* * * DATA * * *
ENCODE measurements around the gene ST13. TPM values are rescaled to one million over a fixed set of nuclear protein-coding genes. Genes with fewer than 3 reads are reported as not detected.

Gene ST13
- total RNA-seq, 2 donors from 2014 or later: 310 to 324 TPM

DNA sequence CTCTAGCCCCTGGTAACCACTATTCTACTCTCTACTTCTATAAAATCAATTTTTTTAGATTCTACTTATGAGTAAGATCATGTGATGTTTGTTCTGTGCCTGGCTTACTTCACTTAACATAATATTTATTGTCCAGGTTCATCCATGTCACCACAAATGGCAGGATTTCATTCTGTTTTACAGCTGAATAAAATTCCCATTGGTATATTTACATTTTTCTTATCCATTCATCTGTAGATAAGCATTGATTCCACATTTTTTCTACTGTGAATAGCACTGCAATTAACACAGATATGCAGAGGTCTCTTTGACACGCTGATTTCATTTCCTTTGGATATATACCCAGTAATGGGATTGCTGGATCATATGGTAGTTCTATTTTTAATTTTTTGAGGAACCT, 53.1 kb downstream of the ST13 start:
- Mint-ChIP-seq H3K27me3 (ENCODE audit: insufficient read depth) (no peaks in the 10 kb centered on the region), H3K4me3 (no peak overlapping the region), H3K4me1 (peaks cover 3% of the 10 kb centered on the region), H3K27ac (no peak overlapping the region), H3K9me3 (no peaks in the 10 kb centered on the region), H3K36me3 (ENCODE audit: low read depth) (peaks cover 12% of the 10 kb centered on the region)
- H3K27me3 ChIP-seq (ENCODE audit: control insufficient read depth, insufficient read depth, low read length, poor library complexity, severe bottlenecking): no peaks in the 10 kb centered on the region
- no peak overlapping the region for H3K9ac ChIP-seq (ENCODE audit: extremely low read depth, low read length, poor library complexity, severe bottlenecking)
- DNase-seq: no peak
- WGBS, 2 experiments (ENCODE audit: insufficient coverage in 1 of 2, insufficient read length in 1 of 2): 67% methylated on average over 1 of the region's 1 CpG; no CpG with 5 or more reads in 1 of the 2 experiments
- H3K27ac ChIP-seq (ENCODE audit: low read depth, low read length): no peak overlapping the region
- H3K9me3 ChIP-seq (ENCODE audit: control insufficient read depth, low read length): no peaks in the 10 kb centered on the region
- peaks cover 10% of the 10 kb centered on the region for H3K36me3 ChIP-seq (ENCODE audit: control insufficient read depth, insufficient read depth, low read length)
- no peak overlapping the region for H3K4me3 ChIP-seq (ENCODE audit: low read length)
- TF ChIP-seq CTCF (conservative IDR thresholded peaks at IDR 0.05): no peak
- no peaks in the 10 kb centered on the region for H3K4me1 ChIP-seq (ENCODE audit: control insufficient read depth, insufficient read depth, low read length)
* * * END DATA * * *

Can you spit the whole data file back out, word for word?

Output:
ENCODE measurements around the gene ST13. TPM values are rescaled to one million over a fixed set of nuclear protein-coding genes. Genes with fewer than 3 reads are reported as not detected.

Gene ST13
- total RNA-seq, 2 donors from 2014 or later: 310 to 324 TPM

DNA sequence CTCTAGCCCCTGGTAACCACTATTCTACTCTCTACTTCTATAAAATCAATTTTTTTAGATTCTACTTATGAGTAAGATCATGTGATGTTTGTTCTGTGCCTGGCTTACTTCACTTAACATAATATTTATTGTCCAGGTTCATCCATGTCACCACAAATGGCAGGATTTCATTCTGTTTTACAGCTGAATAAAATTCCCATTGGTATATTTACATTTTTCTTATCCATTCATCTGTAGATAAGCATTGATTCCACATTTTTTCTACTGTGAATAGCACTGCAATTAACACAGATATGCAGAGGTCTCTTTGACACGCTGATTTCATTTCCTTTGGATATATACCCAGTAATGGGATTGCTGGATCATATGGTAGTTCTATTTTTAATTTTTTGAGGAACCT, 53.1 kb downstream of the ST13 start:
- Mint-ChIP-seq H3K27me3 (ENCODE audit: insufficient read depth) (no peaks in the 10 kb centered on the region), H3K4me3 (no peak overlapping the region), H3K4me1 (peaks cover 3% of the 10 kb centered on the region), H3K27ac (no peak overlapping the region), H3K9me3 (no peaks in the 10 kb centered on the region), H3K36me3 (ENCODE audit: low read depth) (peaks cover 12% of the 10 kb centered on the region)
- H3K27me3 ChIP-seq (ENCODE audit: control insufficient read depth, insufficient read depth, low read length, poor library complexity, severe bottlenecking): no peaks in the 10 kb centered on the region
- no peak overlapping the region for H3K9ac ChIP-seq (ENCODE audit: extremely low read depth, low read length, poor library complexity, severe bottlenecking)
- DNase-seq: no peak
- WGBS, 2 experiments (ENCODE audit: insufficient coverage in 1 of 2, insufficient read length in 1 of 2): 67% methylated on average over 1 of the region's 1 CpG; no CpG with 5 or more reads in 1 of the 2 experiments
- H3K27ac ChIP-seq (ENCODE audit: low read depth, low read length): no peak overlapping the region
- H3K9me3 ChIP-seq (ENCODE audit: control insufficient read depth, low read length): no peaks in the 10 kb centered on the region
- peaks cover 10% of the 10 kb centered on the region for H3K36me3 ChIP-seq (ENCODE audit: control insufficient read depth, insufficient read depth, low read length)
- no peak overlapping the region for H3K4me3 ChIP-seq (ENCODE audit: low read length)
- TF ChIP-seq CTCF (conservative IDR thresholded peaks at IDR 0.05): no peak
- no peaks in the 10 kb centered on the region for H3K4me1 ChIP-seq (ENCODE audit: control insufficient read depth, insufficient read depth, low read length)